Thank you for a wonderful post.

    megan January 28, 2010 at 12:47 am

    I honestly cannot imagine an unmedicated c-section could be anyting but PURE TRAUMA. YOU have every reason in the world to have been traumatized, as do the other ladies on here who have made similar comments. I am very grateful for the amazing anethetist I had with my very rapid emeergency c-section. I felt ‘stuff’, but no pain. Blessings to you, I pray that the trauma fades with time.
    .-= megan´s last blog ..I’m Still Learning =-.

    natalie January 20, 2010 at 3:11 pm

    I love the fact that you’ve replied to so many on this post. I too had a BAD bad BAD birth experience….(think 4 days of labor, then emergency forcep delivery and three teams of nurse/doctors who MISSED a three inch labial tear afterwards, which naturally, got infected, I was in vag. pain for almost 4 months) and YES it DID ultimately cause some real psychological trauma for me during that 1st year…and also caused me to re-think everything having to do with my own expectations about becoming a mother. I find that the more I talk/write about it, the more I let this go and the more whole I feel about the process and my disappointment.

    In the end, although it took me awhile and some professional help, I have learned to let it go and have learned to consider it as the means to an end….a beautiful end. That end is named Felix and he is a healthy, spunky and hilariously blond 22-month old boy. And while his birth and its aftermath were horrific…I would do it all again in a heartbeat if it was the only way to get from there to here.

    Thank you again, for this post.

    Amelia Sprout January 20, 2010 at 3:37 pm

    I wish everyone could read this. I got judged by my family for my induction and medication, brought on by life threatening complications, even though it saved my life.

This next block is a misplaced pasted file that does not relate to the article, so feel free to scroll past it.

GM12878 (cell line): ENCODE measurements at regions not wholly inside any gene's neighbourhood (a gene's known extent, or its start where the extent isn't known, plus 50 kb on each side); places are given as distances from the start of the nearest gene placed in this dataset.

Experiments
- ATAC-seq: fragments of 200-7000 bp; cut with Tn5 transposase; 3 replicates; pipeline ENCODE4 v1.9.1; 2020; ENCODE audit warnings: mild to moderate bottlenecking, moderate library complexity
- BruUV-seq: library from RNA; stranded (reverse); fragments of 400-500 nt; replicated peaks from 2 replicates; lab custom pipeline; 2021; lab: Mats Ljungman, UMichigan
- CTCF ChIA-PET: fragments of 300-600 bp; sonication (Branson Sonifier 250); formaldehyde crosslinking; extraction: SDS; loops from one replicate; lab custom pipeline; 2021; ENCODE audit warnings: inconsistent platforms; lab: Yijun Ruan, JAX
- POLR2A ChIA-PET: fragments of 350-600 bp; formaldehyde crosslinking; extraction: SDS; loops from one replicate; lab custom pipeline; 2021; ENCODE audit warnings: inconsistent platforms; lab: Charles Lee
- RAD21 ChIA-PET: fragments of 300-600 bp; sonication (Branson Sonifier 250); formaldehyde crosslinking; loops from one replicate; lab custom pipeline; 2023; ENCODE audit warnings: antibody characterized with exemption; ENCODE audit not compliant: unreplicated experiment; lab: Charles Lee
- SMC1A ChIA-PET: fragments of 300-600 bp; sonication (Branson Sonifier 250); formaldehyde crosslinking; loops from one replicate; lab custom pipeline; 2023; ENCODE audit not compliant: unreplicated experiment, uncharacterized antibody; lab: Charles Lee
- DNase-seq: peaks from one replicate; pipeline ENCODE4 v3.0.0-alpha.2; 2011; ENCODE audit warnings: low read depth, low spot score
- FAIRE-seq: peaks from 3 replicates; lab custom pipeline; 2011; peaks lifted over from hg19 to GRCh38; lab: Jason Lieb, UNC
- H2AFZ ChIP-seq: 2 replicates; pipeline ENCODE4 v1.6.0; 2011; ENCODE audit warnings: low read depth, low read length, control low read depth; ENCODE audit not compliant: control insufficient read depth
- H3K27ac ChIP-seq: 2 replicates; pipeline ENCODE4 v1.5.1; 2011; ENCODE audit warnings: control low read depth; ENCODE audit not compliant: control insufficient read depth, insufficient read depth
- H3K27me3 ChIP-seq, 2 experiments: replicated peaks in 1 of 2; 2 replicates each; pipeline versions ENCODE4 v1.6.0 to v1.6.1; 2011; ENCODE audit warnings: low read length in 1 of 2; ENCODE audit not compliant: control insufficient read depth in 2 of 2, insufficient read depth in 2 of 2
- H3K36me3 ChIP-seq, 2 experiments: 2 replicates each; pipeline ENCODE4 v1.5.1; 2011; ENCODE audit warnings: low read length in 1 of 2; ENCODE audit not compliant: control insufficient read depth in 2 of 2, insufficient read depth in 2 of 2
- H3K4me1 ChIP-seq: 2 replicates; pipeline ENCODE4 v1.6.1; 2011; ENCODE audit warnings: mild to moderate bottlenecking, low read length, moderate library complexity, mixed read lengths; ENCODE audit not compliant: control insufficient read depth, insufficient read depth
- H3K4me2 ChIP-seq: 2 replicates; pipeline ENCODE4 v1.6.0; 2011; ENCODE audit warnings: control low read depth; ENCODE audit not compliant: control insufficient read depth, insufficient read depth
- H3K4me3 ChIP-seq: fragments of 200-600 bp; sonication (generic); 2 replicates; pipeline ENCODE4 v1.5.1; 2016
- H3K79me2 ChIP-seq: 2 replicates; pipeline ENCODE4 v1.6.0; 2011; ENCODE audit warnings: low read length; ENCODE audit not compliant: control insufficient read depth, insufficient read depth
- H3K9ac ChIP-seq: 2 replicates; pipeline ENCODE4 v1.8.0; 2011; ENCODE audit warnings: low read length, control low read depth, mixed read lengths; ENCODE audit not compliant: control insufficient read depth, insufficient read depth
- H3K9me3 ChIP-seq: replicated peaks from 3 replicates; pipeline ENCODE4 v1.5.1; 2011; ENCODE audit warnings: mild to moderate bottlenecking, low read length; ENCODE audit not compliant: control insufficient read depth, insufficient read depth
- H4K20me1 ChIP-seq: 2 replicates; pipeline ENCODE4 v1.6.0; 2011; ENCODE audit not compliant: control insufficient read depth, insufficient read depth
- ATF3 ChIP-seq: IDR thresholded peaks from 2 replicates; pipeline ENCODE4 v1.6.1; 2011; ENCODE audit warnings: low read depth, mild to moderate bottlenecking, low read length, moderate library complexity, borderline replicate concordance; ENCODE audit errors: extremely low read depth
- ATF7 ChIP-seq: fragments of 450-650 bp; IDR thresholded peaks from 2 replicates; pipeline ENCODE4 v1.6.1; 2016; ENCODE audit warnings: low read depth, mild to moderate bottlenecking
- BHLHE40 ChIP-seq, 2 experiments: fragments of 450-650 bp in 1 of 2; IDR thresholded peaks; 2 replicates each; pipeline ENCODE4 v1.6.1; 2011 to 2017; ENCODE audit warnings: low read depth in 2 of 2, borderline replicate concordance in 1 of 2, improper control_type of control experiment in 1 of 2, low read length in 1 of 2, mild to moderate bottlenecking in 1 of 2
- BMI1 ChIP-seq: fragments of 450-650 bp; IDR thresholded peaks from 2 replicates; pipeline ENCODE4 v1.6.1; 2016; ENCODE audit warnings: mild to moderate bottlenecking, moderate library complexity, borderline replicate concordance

Most often I joke about it because that is how I deal with major things. If I can’t laugh about it, I would be more concerned. Instead I joke about it because then I don’t have to think about how high my blood pressure was, or how she got stuck with the cord around her neck, and how she was HUGE, even though she was early.

    michellew_ (Mommy Confessions) January 20, 2010 at 4:05 pm

    My second child was born vaginally. She was 10 lbs 10.5 oz. Somehow, despite bedrest for 29 weeks, and oh, approximately 25 ultrasounds, they did not pick up on on her enormous size. During my pushing, the doctor actually said, “my God Michelle, this is a huge baby.” To which I replied, “thanks doc, that information would have been very useful to me YESTERDAY!”

    Still, after pushing out a nearly 11 lb baby, having 40 stitches in my crotch, and not being able to sit right for about 2 months, I cried for a week when they told me that my third was breech, and that I would need a c section.

    After trying every ridiculous online “remedy” for correcting the breech baby in utero, he turned on his own at about 37 weeks. He was born full term at 8 lbs 12 oz. It was a walk in the park after my previous experience.